Glycoside hydrolase family 36

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Melibiase
PDB 1uas EBI.jpg
crystal structure of rice alpha-galactosidase
Identifiers
Symbol Melibiase
Pfam PF02065
Pfam clan CL0058
InterPro IPR000111
SCOP 1ktc
SUPERFAMILY 1ktc
CAZy GH36
Raffinose_syn
Identifiers
Symbol Raffinose_syn
Pfam PF05691
Pfam clan CL0058
InterPro IPR008811
CAZy GH36

In molecular biology, glycoside hydrolase family 36 is a family of glycoside hydrolases.

Glycoside hydrolases EC 3.2.1. are a widespread group of enzymes that hydrolyse the glycosidic bond between two or more carbohydrates, or between a carbohydrate and a non-carbohydrate moiety. A classification system for glycoside hydrolases, based on sequence similarity, has led to the definition of >100 different families.[1][2][3] This classification is available on the CAZy web site,[4][5] and also discussed at CAZypedia, an online encyclopedia of carbohydrate active enzymes.[6][7]

Glycoside hydrolase family 36 together with family 31 and family 27 alpha-galactosidases form the glycosyl hydrolase clan GH-D, a superfamily of alpha-galactosidases, alpha-N-acetylgalactosaminidases, and isomaltodextranases which are likely to share a common catalytic mechanism and structural topology.

Alpha-galactosidase (EC 3.2.1.22) (melibiase)[8] catalyzes the hydrolysis of melibiose into galactose and glucose. In man, the deficiency of this enzyme is the cause of Fabry's disease (X-linked sphingolipidosis). Alpha-galactosidase is present in a variety of organisms. There is a considerable degree of similarity in the sequence of alpha-galactosidase from various eukaryotic species. Escherichia coli alpha-galactosidase (gene melA), which requires NAD and magnesium as cofactors, is not structurally related to the eukaryotic enzymes; by contrast, an Escherichia coli plasmid encoded alpha-galactosidase (gene rafA P16551)[9] contains a region of about 50 amino acids which is similar to a domain of the eukaryotic alpha-galactosidases. Alpha-N-acetylgalactosaminidase (EC 3.2.1.49)[10] catalyzes the hydrolysis of terminal non-reducing N-acetyl-D-galactosamine residues in N-acetyl-alpha-D- galactosaminides. In man, the deficiency of this enzyme is the cause of Schindler and Kanzaki diseases. The sequence of this enzyme is highly related to that of the eukaryotic alpha-galactosidases.

This family also includes raffinose synthase proteins, also known as seed inhibition (Sip1) proteins. Raffinose (O-alpha- D-galactopyranosyl- (1-->6)- O-alpha- D-glucopyranosyl-(1<-->2)- O-beta- D-fructofuranoside) is a widespread oligosaccharide in plant seeds and other tissues. Raffinose synthase EC 2.4.1.82 is the key enzyme that channels sucrose into the raffinose oligosaccharide pathway.[11]

Glycoside hydrolase family 36 also includes enzymes with α-N-acetylgalactosaminidase EC 3.2.1.49 and stachyose synthase EC 2.4.1.67 activities.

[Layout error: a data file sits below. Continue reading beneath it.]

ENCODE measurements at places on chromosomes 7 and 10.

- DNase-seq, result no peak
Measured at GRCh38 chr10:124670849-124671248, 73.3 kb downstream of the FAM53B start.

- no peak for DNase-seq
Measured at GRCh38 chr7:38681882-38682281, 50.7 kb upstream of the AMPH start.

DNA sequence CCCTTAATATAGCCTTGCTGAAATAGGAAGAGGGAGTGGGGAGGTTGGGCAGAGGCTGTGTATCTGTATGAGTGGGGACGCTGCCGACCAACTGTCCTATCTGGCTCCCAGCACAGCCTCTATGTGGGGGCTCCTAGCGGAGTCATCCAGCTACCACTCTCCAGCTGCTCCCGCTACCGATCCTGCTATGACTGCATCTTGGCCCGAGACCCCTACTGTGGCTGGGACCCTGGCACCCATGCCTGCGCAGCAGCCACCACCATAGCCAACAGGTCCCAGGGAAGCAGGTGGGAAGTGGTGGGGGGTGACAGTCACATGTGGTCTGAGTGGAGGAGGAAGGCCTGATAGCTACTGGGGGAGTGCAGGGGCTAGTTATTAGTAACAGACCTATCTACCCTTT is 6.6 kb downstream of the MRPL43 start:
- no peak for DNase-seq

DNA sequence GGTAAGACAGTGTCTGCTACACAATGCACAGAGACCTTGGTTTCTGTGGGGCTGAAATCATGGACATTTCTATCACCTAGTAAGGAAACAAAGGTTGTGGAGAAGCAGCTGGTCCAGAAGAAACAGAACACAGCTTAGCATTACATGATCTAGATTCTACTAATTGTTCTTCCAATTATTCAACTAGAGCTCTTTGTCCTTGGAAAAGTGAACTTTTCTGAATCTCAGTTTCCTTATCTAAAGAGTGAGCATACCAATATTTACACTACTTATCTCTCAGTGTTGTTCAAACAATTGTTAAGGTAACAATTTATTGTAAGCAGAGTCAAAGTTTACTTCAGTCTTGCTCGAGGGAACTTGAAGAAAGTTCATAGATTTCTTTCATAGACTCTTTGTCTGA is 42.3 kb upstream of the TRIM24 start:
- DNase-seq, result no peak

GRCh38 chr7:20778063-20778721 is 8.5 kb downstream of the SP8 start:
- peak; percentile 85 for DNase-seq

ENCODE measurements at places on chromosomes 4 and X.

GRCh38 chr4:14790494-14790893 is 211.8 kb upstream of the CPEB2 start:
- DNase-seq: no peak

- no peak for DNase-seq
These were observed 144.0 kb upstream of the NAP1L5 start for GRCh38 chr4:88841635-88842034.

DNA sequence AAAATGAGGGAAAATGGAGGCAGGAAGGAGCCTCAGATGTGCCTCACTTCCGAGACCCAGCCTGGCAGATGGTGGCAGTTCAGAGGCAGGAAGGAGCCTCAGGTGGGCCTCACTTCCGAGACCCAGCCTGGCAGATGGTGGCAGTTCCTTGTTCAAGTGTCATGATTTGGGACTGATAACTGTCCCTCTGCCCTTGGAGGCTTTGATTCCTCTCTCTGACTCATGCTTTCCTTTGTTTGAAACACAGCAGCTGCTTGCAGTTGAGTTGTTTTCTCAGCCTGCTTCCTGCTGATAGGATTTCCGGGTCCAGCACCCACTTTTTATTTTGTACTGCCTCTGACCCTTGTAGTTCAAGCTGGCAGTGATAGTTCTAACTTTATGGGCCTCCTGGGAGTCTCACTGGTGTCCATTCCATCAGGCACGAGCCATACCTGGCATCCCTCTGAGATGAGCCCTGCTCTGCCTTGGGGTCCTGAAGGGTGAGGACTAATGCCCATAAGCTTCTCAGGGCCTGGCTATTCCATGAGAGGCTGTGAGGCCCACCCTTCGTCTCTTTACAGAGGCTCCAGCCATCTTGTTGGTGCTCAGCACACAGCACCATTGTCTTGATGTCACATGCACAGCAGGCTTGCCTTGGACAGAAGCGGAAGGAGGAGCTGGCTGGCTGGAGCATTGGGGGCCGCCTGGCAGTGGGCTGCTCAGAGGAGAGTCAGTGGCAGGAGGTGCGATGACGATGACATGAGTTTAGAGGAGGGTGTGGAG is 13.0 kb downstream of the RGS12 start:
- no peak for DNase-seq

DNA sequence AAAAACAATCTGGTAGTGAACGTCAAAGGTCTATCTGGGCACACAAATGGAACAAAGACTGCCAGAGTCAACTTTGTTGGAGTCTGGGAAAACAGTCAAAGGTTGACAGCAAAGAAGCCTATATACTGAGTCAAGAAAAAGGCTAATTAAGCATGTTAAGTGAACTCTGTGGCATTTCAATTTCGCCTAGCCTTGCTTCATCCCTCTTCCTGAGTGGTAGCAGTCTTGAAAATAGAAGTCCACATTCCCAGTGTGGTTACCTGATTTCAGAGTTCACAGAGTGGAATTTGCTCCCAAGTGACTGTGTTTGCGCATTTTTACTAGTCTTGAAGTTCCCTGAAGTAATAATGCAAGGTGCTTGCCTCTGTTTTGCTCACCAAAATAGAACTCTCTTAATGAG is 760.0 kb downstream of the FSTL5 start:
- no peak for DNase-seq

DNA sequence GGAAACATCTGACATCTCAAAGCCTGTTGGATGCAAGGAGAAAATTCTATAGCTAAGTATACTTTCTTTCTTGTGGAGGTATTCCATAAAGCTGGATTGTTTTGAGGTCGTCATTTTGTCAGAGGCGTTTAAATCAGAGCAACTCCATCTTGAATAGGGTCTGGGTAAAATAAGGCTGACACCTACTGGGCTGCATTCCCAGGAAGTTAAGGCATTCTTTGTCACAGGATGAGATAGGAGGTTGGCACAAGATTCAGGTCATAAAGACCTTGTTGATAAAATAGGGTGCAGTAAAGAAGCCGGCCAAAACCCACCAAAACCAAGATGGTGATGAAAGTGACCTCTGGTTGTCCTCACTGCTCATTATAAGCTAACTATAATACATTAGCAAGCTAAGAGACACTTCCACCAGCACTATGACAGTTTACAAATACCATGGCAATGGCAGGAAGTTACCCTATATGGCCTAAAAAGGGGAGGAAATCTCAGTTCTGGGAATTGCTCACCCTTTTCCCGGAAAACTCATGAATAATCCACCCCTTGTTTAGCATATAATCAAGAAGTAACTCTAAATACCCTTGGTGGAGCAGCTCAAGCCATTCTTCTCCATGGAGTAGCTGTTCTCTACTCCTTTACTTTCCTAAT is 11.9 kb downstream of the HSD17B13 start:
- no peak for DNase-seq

Glycoside hydrolase family 36 can be subdivided into 11 families, GH36A to GH36K.[12]

External links[edit]

References[edit]

  1. ^ Henrissat B, Callebaut I, Mornon JP, Fabrega S, Lehn P, Davies G (1995). "Conserved catalytic machinery and the prediction of a common fold for several families of glycosyl hydrolases". Proc. Natl. Acad. Sci. U.S.A. 92 (15): 7090–7094. doi:10.1073/pnas.92.15.7090. PMC 41477Freely accessible. PMID 7624375. 
  2. ^ Henrissat B, Davies G (1995). "Structures and mechanisms of glycosyl hydrolases". Structure. 3 (9): 853–859. doi:10.1016/S0969-2126(01)00220-9. PMID 8535779. 
  3. ^ Bairoch, A. "Classification of glycosyl hydrolase families and index of glycosyl hydrolase entries in SWISS-PROT". 1999.
  4. ^ "Home". CAZy.org. Retrieved 2018-03-06. 
  5. ^ Lombard, Vincent; Golaconda Ramulu, Hemalatha; Drula, Elodie; Coutinho, Pedro M.; Henrissat, Bernard (2014-01-01). "The carbohydrate-active enzymes database (CAZy) in 2013". Nucleic Acids Research. 42 (D1): D490–D495. doi:10.1093/nar/gkt1178. ISSN 0305-1048. 
  6. ^ "Glycoside Hydrolase Family 36". CAZypedia.org. Retrieved 2018-03-06. 
  7. ^ CAZypedia Consortium (2018-12-01). "Ten years of CAZypedia: a living encyclopedia of carbohydrate-active enzymes". Glycobiology. 28 (1): 3–8. doi:10.1093/glycob/cwx089. ISSN 1460-2423. PMID 29040563. 
  8. ^ Dey PM, Pridham JB (1972). "Biochemistry of -galactosidases". Adv. Enzymol. Relat. Areas Mol. Biol. 36: 91–120. PMID 4561015. 
  9. ^ Aslanidis C, Schmid K, Schmitt R (1989). "Nucleotide sequences and operon structure of plasmid-borne genes mediating uptake and utilization of raffinose in Escherichia coli". J. Bacteriol. 171 (12): 6753–6763. PMC 210573Freely accessible. PMID 2556373. 
  10. ^ Wang AM, Bishop DF, Desnick RJ (1990). "Human alpha-N-acetylgalactosaminidase-molecular cloning, nucleotide sequence, and expression of a full-length cDNA. Homology with human alpha-galactosidase A suggests evolution from a common ancestral gene". J. Biol. Chem. 265 (35): 21859–21866. PMID 2174888. 
  11. ^ Peterbauer T, Mach L, Mucha J, Richter A (September 2002). "Functional expression of a cDNA encoding pea (Pisum sativum L.) raffinose synthase, partial purification of the enzyme from maturing seeds, and steady-state kinetic analysis of raffinose synthesis". Planta. 215 (5): 839–46. doi:10.1007/s00425-002-0804-7. PMID 12244450. 
  12. ^ Naumoff DG (2011). "Hierarchical classification of glycoside hydrolases". Biochemistry (Mosc). 76 (6): 622–35. doi:10.1134/S0006297911060022. PMID 21639842. 

External links[edit]

This article incorporates text from the public domain Pfam and InterPro IPR000111